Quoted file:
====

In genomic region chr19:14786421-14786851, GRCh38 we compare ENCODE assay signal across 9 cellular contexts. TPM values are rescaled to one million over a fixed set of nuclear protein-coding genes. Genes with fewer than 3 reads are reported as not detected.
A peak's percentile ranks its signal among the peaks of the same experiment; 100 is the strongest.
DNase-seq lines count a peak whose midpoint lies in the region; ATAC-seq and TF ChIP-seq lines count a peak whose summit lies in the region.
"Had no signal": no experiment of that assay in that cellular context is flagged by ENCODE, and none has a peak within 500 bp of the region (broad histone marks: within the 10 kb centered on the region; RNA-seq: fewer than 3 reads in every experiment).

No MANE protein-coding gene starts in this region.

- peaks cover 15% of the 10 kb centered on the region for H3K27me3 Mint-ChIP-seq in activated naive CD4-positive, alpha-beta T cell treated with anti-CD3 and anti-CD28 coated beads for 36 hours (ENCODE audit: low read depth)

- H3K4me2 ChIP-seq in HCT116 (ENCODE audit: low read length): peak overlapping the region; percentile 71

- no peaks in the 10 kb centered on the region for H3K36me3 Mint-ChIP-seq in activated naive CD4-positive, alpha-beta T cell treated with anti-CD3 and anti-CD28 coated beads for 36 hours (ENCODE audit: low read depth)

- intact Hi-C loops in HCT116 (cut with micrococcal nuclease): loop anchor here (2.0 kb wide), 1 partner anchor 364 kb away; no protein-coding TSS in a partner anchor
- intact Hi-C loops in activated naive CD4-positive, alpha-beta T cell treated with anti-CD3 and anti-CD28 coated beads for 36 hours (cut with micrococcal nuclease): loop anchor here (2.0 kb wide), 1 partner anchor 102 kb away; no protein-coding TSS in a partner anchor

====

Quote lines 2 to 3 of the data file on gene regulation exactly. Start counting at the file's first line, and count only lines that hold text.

A peak's percentile ranks its signal among the peaks of the same experiment; 100 is the strongest.
DNase-seq lines count a peak whose midpoint lies in the region; ATAC-seq and TF ChIP-seq lines count a peak whose summit lies in the region.